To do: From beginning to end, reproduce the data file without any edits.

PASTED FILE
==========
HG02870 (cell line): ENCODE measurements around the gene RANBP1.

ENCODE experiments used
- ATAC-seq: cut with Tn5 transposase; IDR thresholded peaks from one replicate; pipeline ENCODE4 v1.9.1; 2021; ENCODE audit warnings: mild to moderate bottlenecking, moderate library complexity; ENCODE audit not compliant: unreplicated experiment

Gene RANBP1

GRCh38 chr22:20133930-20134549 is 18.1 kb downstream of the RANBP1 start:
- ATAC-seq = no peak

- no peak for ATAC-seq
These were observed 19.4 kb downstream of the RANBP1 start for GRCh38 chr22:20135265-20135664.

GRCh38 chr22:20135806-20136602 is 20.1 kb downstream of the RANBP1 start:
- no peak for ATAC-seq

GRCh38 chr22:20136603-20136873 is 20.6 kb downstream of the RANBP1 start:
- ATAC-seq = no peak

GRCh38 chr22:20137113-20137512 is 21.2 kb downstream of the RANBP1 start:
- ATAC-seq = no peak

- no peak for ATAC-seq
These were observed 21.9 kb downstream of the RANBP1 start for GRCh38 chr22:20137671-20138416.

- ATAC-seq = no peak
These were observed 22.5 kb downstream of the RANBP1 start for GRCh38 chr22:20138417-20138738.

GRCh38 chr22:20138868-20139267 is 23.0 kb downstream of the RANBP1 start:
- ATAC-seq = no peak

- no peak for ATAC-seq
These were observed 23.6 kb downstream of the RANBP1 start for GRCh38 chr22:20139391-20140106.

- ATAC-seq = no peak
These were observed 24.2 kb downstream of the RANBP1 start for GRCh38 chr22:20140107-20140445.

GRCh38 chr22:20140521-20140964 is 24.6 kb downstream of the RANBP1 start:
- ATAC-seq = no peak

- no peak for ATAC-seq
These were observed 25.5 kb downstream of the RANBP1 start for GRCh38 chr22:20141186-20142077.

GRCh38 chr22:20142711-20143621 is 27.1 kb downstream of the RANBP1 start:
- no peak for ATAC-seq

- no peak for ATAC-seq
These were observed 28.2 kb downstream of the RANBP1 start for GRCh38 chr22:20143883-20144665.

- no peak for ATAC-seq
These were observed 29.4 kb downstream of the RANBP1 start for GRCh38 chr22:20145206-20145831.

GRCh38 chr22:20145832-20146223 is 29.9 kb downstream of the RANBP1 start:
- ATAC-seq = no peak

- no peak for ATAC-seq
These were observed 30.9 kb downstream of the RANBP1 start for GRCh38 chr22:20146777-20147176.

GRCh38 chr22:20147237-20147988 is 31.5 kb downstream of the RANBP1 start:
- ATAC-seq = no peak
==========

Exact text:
HG02870 (cell line): ENCODE measurements around the gene RANBP1.

ENCODE experiments used
- ATAC-seq: cut with Tn5 transposase; IDR thresholded peaks from one replicate; pipeline ENCODE4 v1.9.1; 2021; ENCODE audit warnings: mild to moderate bottlenecking, moderate library complexity; ENCODE audit not compliant: unreplicated experiment

Gene RANBP1

GRCh38 chr22:20133930-20134549 is 18.1 kb downstream of the RANBP1 start:
- ATAC-seq = no peak

- no peak for ATAC-seq
These were observed 19.4 kb downstream of the RANBP1 start for GRCh38 chr22:20135265-20135664.

GRCh38 chr22:20135806-20136602 is 20.1 kb downstream of the RANBP1 start:
- no peak for ATAC-seq

GRCh38 chr22:20136603-20136873 is 20.6 kb downstream of the RANBP1 start:
- ATAC-seq = no peak

GRCh38 chr22:20137113-20137512 is 21.2 kb downstream of the RANBP1 start:
- ATAC-seq = no peak

- no peak for ATAC-seq
These were observed 21.9 kb downstream of the RANBP1 start for GRCh38 chr22:20137671-20138416.

- ATAC-seq = no peak
These were observed 22.5 kb downstream of the RANBP1 start for GRCh38 chr22:20138417-20138738.

GRCh38 chr22:20138868-20139267 is 23.0 kb downstream of the RANBP1 start:
- ATAC-seq = no peak

- no peak for ATAC-seq
These were observed 23.6 kb downstream of the RANBP1 start for GRCh38 chr22:20139391-20140106.

- ATAC-seq = no peak
These were observed 24.2 kb downstream of the RANBP1 start for GRCh38 chr22:20140107-20140445.

GRCh38 chr22:20140521-20140964 is 24.6 kb downstream of the RANBP1 start:
- ATAC-seq = no peak

- no peak for ATAC-seq
These were observed 25.5 kb downstream of the RANBP1 start for GRCh38 chr22:20141186-20142077.

GRCh38 chr22:20142711-20143621 is 27.1 kb downstream of the RANBP1 start:
- no peak for ATAC-seq

- no peak for ATAC-seq
These were observed 28.2 kb downstream of the RANBP1 start for GRCh38 chr22:20143883-20144665.

- no peak for ATAC-seq
These were observed 29.4 kb downstream of the RANBP1 start for GRCh38 chr22:20145206-20145831.

GRCh38 chr22:20145832-20146223 is 29.9 kb downstream of the RANBP1 start:
- ATAC-seq = no peak

- no peak for ATAC-seq
These were observed 30.9 kb downstream of the RANBP1 start for GRCh38 chr22:20146777-20147176.

GRCh38 chr22:20147237-20147988 is 31.5 kb downstream of the RANBP1 start:
- ATAC-seq = no peak